What is the way forward for progressives in a time when it seems both centrism and authoritarianism are resurgent? What should be the character and scope of a national program that progressives in and outside the Democratic Party can and should embrace? There are many places to look for answers to these questions, and no doubt the answers will have many inspirations. One of the most incisive articulations of an American progressive alternative is that of Roberto Mangabeira Unger, a Harvard Law professor, philosopher, and former Brazilian politician. He has written over two dozen books addressing an unusual diversity of topics, including critical legal theory—which he helped develop—economics, philosophy, and religion. Given this range, it would be unfair to reduce Unger’s work to one core idea. But perhaps the major theme of his work is summed up in his argument that “society is made and imagined, that it is a human artifact rather than the expression of an underlying natural order.” ...The Nation recently spoke with Unger about his proposal for an alternative progressive track for American politics. Along the way, we discussed racial injustice in the United States, Donald Trump’s election, democratizing new technologies, the future of education, and progressive taxation. Of pressing importance is the topic of structural economic and political change, and in turn, whether Unger’s vision is impractical. This conversation has been edited for clarity and length.
South America Is in a Quandary. Just Like the United States.
December 23, 2019
An op-ed by Roberto Unger: South America is falling apart. The popular rebellion in Chile — a country often held up as an example of success predicated on good behavior — is only the most extreme instance of a discontent that is either breaking out or simmering in almost every South American nation. The struggle between the right and the left has intensified. But so far nothing that contributes to socially inclusive economic growth has resulted from these protests. What does it all mean? And how do South America’s troubles mirror the United States’ own?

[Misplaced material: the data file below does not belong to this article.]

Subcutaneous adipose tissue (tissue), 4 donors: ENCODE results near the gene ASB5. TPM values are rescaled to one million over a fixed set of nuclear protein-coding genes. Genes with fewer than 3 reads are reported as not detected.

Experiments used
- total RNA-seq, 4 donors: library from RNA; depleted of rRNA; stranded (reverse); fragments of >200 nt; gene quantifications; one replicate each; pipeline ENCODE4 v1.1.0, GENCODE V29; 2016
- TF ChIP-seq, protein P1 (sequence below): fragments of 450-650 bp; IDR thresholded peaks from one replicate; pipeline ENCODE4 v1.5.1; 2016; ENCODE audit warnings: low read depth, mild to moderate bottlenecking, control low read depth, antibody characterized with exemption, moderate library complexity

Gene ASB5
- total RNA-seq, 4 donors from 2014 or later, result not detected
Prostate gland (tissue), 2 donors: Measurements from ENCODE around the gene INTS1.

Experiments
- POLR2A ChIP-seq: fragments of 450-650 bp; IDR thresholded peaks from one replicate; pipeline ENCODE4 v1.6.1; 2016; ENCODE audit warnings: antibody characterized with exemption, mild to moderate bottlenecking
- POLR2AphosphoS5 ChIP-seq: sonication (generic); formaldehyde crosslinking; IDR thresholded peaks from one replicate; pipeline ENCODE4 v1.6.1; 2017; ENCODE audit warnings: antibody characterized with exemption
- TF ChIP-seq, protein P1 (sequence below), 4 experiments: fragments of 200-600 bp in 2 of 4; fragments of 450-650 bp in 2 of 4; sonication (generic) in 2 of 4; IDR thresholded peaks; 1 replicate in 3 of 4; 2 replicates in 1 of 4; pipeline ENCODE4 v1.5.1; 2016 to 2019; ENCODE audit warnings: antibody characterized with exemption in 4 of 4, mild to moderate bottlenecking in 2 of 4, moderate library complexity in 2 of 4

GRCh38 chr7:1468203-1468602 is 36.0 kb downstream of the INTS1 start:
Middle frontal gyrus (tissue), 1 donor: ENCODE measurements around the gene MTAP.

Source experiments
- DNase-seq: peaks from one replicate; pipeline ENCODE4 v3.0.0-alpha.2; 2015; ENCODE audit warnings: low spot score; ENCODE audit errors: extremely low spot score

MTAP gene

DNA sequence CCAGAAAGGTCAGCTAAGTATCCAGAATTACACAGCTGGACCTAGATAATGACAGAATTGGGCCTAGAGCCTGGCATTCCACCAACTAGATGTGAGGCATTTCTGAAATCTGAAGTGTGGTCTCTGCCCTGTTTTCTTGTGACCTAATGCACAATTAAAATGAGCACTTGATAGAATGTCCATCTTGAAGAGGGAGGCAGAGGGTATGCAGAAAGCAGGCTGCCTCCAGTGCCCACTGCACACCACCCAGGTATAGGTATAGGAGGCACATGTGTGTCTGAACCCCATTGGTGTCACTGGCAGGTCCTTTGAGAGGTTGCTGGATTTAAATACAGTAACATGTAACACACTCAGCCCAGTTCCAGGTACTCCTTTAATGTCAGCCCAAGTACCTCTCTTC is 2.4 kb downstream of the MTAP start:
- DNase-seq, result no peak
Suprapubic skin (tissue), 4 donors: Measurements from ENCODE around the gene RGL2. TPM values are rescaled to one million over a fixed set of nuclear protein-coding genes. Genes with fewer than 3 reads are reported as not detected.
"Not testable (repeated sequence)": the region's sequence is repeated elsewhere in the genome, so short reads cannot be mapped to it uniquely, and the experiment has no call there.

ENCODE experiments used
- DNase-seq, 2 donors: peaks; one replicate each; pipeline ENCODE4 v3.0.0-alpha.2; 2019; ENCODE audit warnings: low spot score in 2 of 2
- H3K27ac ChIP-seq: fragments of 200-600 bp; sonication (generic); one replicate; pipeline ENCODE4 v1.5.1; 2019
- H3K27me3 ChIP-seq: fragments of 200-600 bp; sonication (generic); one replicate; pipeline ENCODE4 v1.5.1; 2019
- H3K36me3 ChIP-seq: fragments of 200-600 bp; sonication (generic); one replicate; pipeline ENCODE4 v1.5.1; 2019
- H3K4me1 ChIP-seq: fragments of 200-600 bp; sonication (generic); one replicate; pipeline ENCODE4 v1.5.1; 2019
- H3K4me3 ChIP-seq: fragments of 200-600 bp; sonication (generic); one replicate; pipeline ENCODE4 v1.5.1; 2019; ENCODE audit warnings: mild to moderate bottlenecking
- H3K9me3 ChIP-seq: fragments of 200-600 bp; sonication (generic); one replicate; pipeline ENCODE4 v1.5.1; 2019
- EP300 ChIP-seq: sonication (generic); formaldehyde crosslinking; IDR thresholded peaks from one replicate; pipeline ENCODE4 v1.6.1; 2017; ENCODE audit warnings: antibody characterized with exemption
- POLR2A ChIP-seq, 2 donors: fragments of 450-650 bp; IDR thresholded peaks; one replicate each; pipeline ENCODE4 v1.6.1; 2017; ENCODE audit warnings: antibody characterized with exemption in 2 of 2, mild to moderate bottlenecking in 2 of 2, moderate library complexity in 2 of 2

Faculty Books in Brief: Summer 2019
June 19, 2019
A single person cannot change a social norm; it requires a movement from people who disapprove of the norm, writes Sunstein. He explores how those movements, ranging from the fight for LGBTQ rights to white nationalism, take shape and effect change.
Harvard Law School Professor Roberto Unger has been elected to the British Academy for the humanities and social sciences in recognition of his work in the fields of social theory, politics and law. Unger was one of 76 distinguished scholars to be elected to the fellowship this year.
Post-Democracy in America (audio)
December 16, 2016
...we asked two foreign-born, radical observers of law and civil society – Ugo Mattei and Roberto Unger – to play Tocqueville’s role today...Roberto Unger is the Brazilian professor of law at Harvard University who once served as Obama’s teacher and mentor. Not unlike Cornel West, he later turned against his former pupil, becoming one of the president’s most vociferous critics. Unger identifies himself as a “man of the left” but he also views Trump as the “lesser evil” in this election. He believes that the hypocrisies exposed by Trump’s election will reveal the fundamental weakness of political parties in the U.S. Now, he says, progressives will be forced to return to higher goals: they can no longer be satisfied by minor amendments and material redistribution.
Dilma Rousseff adviser charts a path for Brazil
July 1, 2015
The secretariat of strategic affairs in Brasília lies in a nondescript ministry building in the middle of the plano piloto — the aircraft-shaped street layout of Brazil’s modernist capital. The job of its new minister, philosopher and Harvard law professor Roberto Mangabeira Unger, is to chart a long-term development plan for President Dilma Rousseff, whose palace lies a kilometre away in the “cockpit” of the plano piloto. It is not an easy task. Latin America’s largest economy is suffering increased turbulence from the end of the commodities super cycle and a credit-driven consumption boom. Economists forecast the economy will shrink nearly 1.5 per cent this year. Unemployment is increasing fast. “The underlying frailty of the system that we built was its very low productivity,” said Mr Unger, one of Brazil’s best-known academics internationally who won tenure at Harvard Law School aged just 29 in 1976.
Working Within the System to Disrupt Brazilian Politics
June 27, 2015